View this marker’s location 42.126537, -98.03115

Marker Text

The Neligh Mills, built from locally fired brick in 1873 by John D. Neligh, was the first business and industry in the then newly platted town. Later owners and operators of the mill included William C. Galloway, Stephen F. Gilman and J. W. Spirk. Milling operations began in 1874 with two runs of stone. Roller mills were added in 1878, and all new roller mills were installed in 1898. Flour from the Neligh Mills was widely sold throughout the Middle West. Better known brands produced here include Neligh Patent Flour, So-Lite Flour and Crescent brand feeds. A good mill was a major factor in the growth of Nebraska communities during the 1870’s and 1880’s. Mills turned locally grown grain into flour, cutting down on expensive long distance shipping. Mills with an ample water supply and situated on main rail lines were able to produce quantities in excess of local needs, and sometimes received lucrative government contracts with the Army and Indian Bureau or for overseas export. In 1969 the Legislature authorized the Nebraska State Historical Society to acquire and preserve this mill as a symbol of our agricultural history. Its importance was also recognized in 1969 by entry on the National Register of Historic Places.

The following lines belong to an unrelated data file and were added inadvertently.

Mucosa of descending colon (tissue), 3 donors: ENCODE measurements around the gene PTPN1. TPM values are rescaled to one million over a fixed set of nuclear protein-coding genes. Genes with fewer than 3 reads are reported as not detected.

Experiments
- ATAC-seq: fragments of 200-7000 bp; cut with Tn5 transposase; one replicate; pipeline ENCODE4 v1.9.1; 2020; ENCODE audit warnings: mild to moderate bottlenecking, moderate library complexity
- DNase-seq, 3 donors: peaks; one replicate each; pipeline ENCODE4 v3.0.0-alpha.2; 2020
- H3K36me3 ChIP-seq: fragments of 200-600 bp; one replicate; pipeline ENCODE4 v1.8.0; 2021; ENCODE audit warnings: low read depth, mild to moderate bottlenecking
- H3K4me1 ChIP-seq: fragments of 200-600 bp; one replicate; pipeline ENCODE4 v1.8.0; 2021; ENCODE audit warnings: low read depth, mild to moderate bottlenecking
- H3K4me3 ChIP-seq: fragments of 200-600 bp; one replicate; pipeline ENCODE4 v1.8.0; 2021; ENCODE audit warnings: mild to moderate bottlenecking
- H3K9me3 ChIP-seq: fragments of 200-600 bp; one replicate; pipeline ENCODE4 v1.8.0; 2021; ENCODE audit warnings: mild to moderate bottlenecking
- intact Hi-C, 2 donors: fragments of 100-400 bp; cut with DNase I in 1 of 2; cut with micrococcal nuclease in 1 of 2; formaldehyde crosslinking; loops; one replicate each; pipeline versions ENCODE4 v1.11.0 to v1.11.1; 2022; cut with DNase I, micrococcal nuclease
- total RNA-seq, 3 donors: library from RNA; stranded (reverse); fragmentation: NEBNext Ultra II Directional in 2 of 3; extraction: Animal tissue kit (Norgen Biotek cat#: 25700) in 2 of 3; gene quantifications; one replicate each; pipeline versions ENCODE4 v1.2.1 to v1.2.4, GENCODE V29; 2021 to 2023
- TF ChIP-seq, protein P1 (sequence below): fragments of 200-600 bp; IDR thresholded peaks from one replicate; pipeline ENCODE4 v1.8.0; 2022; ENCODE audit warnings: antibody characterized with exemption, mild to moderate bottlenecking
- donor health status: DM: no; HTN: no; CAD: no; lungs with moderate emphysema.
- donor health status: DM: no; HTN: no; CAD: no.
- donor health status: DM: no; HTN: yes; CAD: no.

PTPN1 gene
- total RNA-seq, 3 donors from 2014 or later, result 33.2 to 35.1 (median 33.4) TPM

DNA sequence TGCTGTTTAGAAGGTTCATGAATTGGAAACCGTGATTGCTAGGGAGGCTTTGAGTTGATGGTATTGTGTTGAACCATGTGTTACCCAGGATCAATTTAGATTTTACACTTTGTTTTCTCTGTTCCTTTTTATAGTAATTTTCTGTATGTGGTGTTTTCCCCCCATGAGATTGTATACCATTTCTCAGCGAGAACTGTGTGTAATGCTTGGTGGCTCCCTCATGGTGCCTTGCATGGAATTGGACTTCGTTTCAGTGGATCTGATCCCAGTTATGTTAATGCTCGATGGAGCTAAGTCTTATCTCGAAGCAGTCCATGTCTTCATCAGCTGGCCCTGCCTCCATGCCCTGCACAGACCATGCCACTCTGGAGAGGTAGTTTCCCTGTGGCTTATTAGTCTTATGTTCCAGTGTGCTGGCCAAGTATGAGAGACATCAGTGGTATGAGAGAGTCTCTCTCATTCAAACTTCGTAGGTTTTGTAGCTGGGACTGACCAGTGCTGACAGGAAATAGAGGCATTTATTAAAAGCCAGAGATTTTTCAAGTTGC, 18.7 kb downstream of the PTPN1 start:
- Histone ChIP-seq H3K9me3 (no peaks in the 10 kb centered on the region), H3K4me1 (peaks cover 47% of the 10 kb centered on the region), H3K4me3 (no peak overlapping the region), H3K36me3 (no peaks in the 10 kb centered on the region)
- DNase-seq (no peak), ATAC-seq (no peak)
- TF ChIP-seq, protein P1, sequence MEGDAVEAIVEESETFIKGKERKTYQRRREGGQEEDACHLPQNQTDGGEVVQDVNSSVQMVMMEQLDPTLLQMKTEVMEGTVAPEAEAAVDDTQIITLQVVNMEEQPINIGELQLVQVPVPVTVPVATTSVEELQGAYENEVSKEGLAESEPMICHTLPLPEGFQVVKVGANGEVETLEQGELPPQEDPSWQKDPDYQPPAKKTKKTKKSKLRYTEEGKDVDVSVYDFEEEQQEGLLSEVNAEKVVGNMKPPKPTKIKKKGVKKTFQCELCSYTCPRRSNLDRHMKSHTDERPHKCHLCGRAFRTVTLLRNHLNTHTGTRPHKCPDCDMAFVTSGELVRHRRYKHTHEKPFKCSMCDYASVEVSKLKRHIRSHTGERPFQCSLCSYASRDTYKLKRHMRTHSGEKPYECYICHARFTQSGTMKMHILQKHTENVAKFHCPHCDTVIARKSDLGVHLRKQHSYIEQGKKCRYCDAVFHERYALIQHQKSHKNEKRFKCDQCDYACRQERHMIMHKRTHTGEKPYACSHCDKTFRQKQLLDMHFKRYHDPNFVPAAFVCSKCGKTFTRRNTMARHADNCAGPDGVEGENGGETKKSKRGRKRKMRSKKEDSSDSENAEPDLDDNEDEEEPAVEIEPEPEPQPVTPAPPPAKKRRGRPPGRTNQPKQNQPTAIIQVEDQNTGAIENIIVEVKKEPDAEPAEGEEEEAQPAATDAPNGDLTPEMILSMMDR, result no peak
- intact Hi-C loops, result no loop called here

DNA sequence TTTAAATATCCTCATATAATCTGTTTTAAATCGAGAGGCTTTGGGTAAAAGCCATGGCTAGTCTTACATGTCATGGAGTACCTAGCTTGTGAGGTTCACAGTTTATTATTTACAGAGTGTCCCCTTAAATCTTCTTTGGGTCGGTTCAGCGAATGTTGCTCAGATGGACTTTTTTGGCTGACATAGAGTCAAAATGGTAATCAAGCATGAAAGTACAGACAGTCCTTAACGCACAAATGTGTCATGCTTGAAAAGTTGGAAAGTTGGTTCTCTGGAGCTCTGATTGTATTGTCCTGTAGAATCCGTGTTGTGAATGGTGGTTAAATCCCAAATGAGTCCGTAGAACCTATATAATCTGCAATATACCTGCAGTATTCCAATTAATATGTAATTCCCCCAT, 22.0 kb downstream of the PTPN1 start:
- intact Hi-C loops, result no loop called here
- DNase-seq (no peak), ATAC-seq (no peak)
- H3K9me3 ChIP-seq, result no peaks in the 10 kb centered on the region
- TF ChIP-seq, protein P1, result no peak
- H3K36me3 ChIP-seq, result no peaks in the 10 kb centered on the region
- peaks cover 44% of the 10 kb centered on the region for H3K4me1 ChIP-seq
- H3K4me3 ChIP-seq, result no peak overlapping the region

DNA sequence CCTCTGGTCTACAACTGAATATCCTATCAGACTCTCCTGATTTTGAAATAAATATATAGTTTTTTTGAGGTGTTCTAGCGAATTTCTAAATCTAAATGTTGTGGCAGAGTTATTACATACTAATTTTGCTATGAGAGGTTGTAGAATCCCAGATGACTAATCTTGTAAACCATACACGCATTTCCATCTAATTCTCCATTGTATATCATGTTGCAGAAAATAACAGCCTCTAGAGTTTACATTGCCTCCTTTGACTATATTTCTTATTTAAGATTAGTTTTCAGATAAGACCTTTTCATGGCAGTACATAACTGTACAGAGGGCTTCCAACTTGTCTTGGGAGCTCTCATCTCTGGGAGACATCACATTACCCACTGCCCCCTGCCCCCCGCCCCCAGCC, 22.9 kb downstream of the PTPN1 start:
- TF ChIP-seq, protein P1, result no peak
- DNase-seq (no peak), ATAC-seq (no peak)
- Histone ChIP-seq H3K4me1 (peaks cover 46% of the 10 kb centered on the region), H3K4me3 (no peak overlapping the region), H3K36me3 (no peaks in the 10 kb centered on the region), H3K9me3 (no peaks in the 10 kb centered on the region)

Nebraska Marker Project

The Nebraska Marker Project is for the repainting, repair and in some cases, replacement of state historical markers throughout the state. Nebraska’s markers share our exciting history for generations to come. Please consider donating by visiting the Nebraska Marker Project webpage at http://nshsf.org/the-nebraska-marker-project/.

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Flashback Friday: Frederick Douglass’s Nebraska Sister

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Frederick Douglass. Library of Congress Prints & Photographs Division.

 By: David Bristow

Frederick Douglass is remembered for his escape from slavery and for his speeches and autobiographies through which he advocated passionately for freedom and civil rights. But he wasn’t associated with Nebraska history… until a few years ago. A series of letters uncovered in Lincoln reveal that Douglass came to Omaha in 1893 to look for his adopted sister, Ruth Cox Adams. The story is told in “Always on My Mind: Frederick Douglass’s Nebraska Sister” by Tekla Ali Johnson, John R. Wunder, and Abigail B. Anderson. The article appears in the Fall/Winter 2010 issue of Nebraska History (click the link and scroll down for an excerpt).

Douglass and Adams weren’t biological siblings, but for a while they thought they were.  The sale of slaves to different owners often split up families and obscured family relationships. Douglass, who was separated from his mother at an early age, always said this was one of slavery’s greatest cruelties.